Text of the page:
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    World Bank Forecasts an Average Growth of 1.2% for Latin America in 2014

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    The Costa Rica News (TCRN) – By teleconference this week, World Bank officials predicted an average growth of 1.2% for Latin America, with a rise to 2.2 % in 2015, as stated in the semiannual report, Inequality in Latin America With Lower Growth.

    Augusto de la Torre, World Bank chief economist for Latin America and the Caribbean, said that this is a low figure compared to the last decade when the region grew an average of 4%.

    However, this slowdown is different, predicts the economist, in terms that the equity in Latin America today is not the same as the 80s or 90s, which is good news.

    “For the first time in recent history, the region is no longer a cycle of booms and busts that used to generate an economic decline for many years, especially hurting the poor,” he said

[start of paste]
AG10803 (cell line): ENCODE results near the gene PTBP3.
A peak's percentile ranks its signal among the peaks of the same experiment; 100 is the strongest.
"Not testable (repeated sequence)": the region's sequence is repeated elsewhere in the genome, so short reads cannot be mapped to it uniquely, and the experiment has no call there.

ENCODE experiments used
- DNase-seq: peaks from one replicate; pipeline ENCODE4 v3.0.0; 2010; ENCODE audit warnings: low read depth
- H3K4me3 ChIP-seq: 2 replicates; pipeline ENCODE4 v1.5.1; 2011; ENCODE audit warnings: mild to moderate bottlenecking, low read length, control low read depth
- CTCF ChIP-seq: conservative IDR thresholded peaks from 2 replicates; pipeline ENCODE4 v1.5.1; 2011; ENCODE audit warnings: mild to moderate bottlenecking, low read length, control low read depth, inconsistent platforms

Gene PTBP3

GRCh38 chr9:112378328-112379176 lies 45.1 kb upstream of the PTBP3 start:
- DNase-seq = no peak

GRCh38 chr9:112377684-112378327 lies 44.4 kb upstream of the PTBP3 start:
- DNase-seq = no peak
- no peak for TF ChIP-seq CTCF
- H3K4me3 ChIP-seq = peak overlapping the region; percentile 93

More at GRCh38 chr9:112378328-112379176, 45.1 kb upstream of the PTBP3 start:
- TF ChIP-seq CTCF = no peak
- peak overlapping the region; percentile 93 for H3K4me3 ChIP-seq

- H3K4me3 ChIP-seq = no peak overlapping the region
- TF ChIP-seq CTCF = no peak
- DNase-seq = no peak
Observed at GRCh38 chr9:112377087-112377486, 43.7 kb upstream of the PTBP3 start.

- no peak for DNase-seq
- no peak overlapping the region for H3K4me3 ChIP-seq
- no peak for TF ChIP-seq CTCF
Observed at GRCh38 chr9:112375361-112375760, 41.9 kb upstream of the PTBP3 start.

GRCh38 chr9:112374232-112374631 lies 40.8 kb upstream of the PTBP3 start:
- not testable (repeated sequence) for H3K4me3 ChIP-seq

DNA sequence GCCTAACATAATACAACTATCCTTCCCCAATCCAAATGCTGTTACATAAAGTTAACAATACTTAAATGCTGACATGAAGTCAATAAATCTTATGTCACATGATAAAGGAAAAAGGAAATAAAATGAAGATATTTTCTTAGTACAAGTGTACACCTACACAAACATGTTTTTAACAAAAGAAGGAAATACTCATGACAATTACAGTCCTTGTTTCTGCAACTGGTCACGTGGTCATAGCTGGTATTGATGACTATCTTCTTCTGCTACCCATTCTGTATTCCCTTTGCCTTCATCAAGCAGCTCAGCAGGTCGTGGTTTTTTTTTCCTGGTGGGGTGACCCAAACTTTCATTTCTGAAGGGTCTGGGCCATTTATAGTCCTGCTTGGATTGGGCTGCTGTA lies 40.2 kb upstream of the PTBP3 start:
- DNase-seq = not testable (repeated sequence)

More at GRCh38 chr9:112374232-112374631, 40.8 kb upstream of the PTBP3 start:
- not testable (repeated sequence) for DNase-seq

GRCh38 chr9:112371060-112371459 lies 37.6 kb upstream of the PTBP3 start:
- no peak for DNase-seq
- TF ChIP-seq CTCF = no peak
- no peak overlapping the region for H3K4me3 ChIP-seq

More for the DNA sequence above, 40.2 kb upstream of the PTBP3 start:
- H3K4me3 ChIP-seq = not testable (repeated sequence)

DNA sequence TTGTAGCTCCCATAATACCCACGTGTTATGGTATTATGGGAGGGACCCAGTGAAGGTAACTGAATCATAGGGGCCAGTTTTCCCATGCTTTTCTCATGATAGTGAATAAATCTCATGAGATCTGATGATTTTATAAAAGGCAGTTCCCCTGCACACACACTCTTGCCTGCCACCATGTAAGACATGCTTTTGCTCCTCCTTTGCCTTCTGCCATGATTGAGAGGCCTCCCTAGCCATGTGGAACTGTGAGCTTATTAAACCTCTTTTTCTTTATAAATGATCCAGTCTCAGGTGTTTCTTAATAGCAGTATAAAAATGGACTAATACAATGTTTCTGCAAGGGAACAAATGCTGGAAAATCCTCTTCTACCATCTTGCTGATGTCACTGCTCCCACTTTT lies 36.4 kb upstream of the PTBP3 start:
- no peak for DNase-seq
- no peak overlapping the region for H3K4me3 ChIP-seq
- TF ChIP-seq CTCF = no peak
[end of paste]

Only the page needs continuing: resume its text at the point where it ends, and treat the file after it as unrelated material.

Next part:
The report, published ahead of the annual meetings of the World Bank Group and IMF, discovered great heterogeneity within the region.

    Panama leads with an impressive growth of 6.6% this year and it’s expected that Bolivia, Colombia, Ecuador, Guyana, Nicaragua, Paraguay, Dominican Republic and Suriname will grow more than 4%, well above the regional average .

    Meanwhile large economies such as Venezuela and Argentina are into negative territory, with -2.9% and -1.5% respectively, and the regional giant, Brazil is expected to grow only 0.5%.

    To maintain the pro-growth path over the last decade, reforms to productivity should be complemented by policies that increase the quality and coverage of education in line with the growing demand for skilled labor.

    The economist noted that some countries in the region have at their disposal tools such as counter-cyclical monetary policies with flexible exchange rates, as well as ample room to borrow, which will help keep jobs without compromising the long term increase of productivity needed to grow. (Crhoy)

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    San Jose, Costa Rica

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